#### SIO 221C: Color Maps and Images

Images: The Matlab image
functions order arrays like mathematical matrices with
coordinate (1,1) in the upper left corner. Data tend to start
with the smallest latitude and longitude values, which should be mapped
in the lower left corner. To make your Matlab image plot look
correct, you can use axis xy,
or you can flip the matrix top-to-bottom: imagesc(lon_t,lat_t,flipud(T));

Colormaps: In Matlab,
the default colormap for contour and image plots is a blue
to red spectrum, but you can override this. To change the
colormap used for contour or image plots, you can specify a different
basic color map by typing, for example, colormap(cool). Other
colormaps include hsv, prism, gray, hot, cool, copper, flag, pink,
bone, and jet (the default).

Sometimes, you want to make sure that NaNs don't end up shaded the same
color as useful data points, so you can force values at the end of your
range to be white or black, for example.

cmap2=[[1
1 1]; colormap; [1 1
1]];

colormap(cmap2);

You might have to fix the limits of your colors to keep real data from
also being whited out. To get black where you had no data, you'd
use [0 0 0].

Colormaps and color blindness:
About 8% of men and 0.5% of women have color-impaired vision.
Often this means that red and green are difficult to distinguish, which
means that the Matlab default 'jet' colormap can be difficult to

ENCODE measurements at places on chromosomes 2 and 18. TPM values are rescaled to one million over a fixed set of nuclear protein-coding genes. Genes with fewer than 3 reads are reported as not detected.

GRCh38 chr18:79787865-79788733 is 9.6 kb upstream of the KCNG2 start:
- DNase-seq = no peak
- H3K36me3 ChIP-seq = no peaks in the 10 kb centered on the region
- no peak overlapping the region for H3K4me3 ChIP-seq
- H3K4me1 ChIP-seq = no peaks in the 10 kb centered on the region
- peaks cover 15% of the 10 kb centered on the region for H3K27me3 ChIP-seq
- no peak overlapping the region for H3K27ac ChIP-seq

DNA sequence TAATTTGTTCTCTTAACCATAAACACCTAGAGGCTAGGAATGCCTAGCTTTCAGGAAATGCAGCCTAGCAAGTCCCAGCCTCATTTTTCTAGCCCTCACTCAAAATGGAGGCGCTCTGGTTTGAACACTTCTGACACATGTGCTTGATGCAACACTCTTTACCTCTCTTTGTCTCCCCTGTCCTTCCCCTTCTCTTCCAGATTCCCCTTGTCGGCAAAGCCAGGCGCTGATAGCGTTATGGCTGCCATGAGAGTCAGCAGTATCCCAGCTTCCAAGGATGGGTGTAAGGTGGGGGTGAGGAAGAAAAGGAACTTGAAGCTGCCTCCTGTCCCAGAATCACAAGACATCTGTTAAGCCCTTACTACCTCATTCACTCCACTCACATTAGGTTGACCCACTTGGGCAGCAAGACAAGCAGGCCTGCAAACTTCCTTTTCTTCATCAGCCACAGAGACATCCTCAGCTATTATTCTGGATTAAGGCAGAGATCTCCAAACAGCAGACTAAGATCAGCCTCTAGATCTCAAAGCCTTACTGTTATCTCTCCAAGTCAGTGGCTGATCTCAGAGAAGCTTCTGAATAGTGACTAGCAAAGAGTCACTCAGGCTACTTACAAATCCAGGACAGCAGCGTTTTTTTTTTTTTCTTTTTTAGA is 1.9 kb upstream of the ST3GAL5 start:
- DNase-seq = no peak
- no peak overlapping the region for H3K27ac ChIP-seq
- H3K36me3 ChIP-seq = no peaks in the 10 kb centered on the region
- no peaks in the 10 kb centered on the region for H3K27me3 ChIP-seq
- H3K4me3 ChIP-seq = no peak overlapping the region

interpret. Better choices are single color schemes (such as
Matlab's 'hot') that increase in intensity, or diverging schemes that
extend from blue to red. For a reprint of the recent EOS article,
comments, and reply see: http://geography.uoregon.edu/datagraphics/EOS/index.htm

For general information
see:

http://geography.uoregon.edu/datagraphics/index.htm

or for tools to check your graphics:

http://www.vischeck.com/vischeck/

Colormaps and the branch cut:
We can also compute the angular direction of the current and plot that
as an image:

theta=atan2(V,U)*180/(pi);

Here we use atan2 rather than atan, because we want our angles
to go from 0 to 360 degrees.
Since 0 and 360 degrees are equivalent, it's good to choose a
colorscale where the colors are 0 and 360 are nearly the same.
The clrscl.m function (written by Matt Dzieciuch of IGPP)
provides one way to fix a colorscale
appropriately. Compare:

imagesc(lon_t,lat_t,theta);
axis xy; colorbar

with

colormap(clrscl('rmbcgyr',36))

imagesc(lon_t,lat_t,theta); axis
xy; colorbar